- - Friday, October 7, 2011

FUKUSHIMA CITY, Japan — Unlike many mothers who have moved away, Ayako Okada, 40, is staying with her 5-year-old daughter in Fukushima city, about 40 miles from nuclear reactors leaking radioactive particles since the March 11 earthquake and tsunami.

She drives her daughter to school every day, then goes to work as a receptionist at a private school. Her grandfather picks up her daughter after school and looks after her.

Like other kids who remain in Fukushima city, population 290,000, the daughter is not allowed to play outside, at home or a school.

“Many mothers who stay at home are worried sick about radiation levels, because they have time to research online and think about what might really be happening,” Ms. Okada tells the Washington Times in an interview.

“I am a working mother, so I do not have time to think about radiation levels too much. And I do not want to transfer unnecessary fears to my child, even though she has been taught at school not to go outside too long, and to wash her hands and wear masks to avoid getting sick.”

**FILE** In this photo from March 24, 2011, a young evacuee is screened at a shelter for leaked radiation from the damaged Fukushima nuclear plant in Fukushima, Fukushima prefecture, Japan. (Associated Press)
**FILE** In this photo from March 24, 2011, a young evacuee is ... more >

She says many parents have taken kids out of elementary schools in Fukushima city and sent them to stay with relatives in other provinces, such as Yamagata or Niigata.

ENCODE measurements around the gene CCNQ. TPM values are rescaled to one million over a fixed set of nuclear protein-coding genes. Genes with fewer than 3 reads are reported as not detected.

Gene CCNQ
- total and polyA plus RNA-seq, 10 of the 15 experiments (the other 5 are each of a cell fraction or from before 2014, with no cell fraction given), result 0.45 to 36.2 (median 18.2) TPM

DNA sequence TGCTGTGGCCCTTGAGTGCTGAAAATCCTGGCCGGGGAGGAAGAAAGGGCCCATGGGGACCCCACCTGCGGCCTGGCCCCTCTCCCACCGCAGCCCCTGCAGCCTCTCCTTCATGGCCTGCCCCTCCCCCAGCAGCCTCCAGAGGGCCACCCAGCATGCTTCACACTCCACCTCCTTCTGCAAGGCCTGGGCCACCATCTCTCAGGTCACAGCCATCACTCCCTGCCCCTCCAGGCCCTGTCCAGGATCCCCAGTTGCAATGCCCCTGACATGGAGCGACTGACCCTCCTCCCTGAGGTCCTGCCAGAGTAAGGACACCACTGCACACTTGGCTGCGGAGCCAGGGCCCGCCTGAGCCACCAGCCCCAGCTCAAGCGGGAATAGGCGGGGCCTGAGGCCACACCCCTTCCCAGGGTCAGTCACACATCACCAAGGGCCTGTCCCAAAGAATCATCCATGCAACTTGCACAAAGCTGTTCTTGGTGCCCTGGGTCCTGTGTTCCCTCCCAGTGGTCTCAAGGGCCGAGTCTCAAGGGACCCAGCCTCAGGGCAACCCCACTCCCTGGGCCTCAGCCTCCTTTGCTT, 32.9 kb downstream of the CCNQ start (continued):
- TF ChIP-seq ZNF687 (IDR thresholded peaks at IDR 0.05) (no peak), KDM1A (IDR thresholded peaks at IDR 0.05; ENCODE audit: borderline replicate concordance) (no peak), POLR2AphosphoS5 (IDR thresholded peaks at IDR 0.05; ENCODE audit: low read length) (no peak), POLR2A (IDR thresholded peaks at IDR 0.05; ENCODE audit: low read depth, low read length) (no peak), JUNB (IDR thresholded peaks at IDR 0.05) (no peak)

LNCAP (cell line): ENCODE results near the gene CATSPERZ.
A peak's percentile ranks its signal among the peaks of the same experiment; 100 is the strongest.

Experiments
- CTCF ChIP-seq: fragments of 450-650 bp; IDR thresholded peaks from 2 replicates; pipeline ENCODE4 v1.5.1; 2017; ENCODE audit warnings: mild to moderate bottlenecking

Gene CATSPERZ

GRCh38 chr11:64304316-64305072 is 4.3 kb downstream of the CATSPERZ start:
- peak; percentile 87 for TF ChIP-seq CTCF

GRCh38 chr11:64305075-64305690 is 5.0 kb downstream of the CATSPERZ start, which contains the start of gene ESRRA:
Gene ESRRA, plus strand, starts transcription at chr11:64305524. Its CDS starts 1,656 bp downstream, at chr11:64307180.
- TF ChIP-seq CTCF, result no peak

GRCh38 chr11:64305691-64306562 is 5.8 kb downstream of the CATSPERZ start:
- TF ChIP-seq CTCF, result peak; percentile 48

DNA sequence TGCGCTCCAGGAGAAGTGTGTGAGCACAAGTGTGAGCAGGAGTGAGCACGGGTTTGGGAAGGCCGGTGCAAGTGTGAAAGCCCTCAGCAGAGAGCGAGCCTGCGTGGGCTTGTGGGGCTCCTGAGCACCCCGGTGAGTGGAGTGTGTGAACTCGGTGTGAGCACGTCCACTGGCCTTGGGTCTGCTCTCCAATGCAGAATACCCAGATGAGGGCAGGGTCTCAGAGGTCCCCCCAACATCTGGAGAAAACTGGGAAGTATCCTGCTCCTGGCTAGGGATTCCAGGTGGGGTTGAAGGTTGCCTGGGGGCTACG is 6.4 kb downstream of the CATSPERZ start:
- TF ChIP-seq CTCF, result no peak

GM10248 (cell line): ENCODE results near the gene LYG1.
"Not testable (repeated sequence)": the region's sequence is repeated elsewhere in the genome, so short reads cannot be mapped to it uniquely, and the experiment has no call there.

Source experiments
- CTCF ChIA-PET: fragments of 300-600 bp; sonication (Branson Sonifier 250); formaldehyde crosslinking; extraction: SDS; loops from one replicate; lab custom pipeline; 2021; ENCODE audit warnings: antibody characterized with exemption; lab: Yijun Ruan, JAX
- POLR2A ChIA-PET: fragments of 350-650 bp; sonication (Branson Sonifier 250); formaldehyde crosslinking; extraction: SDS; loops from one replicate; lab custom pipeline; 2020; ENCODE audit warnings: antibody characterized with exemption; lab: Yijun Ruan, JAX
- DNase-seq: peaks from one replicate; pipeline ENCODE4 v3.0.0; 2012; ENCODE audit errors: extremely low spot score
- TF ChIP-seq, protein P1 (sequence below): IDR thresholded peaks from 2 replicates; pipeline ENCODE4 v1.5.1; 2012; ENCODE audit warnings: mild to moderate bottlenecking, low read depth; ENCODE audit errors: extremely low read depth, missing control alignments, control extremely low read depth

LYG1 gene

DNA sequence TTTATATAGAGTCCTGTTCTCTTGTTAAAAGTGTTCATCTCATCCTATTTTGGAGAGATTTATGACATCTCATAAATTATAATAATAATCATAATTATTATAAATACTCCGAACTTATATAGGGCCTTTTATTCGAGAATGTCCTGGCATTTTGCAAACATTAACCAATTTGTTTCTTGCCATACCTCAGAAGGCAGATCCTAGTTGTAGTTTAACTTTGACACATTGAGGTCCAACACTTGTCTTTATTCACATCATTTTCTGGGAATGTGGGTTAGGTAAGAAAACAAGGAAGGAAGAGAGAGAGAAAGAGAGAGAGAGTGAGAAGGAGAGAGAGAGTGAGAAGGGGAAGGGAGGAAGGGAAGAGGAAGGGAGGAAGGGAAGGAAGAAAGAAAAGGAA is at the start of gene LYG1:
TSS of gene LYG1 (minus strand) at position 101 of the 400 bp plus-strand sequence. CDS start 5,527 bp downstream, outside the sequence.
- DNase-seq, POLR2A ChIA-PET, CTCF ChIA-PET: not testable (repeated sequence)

“The younger the kids are, the more likely are the parents to take them away from Fukushima,” she says.

In many cases, only the mother and children move to other cities, while fathers stay behind in Fukushima city to work. At night, the city’s karaoke clubs are full of lonely men temporarily separated from their wives and children, she says.

Many workers are staying in Fukushima because they figure they won’t find work elsewhere during a bad economy. Since she has little choice but to stay in Fukushima, she at least wants to know the truth about radiation levels.

She’s upset that Fukushima city has been slow to test radiation levels in children compared with other cities in the province. “In Fukushima city, they said they will start testing kids next February. That is too long to wait. Everybody is complaining that it’s taking too much time.”

She said other cities already have given mothers portable Geiger counters, called “garasu badges,” for children. “But I had to buy one for my daughter because our city didn’t provide us one. I want to know the truth.”

Education Ministry and Fukushima provincial government officials have told reporters that they are installing dosimeters in about 500 elementary schools and 100 sites, including public meeting halls, fields and gyms where children gather.

Starting this month, they plan to measure radiation levels constantly at all elementary schools in the province and update the results every ten minutes on the Internet.

They hope to measure levels at all kindergartens and junior and senior high schools in the province by the end of the year, the Asahi newspaper reported.

Mrs. Okada says many mothers might not trust this information: “Sometimes, mothers get into arguments because they have different opinions. As for myself, I am quite relaxed about all this. But there is misinformation and different news coverage in other countries. My sister who lives in South Korea with her husband is really concerned about my mother and I because we are still here in Fukushima.”

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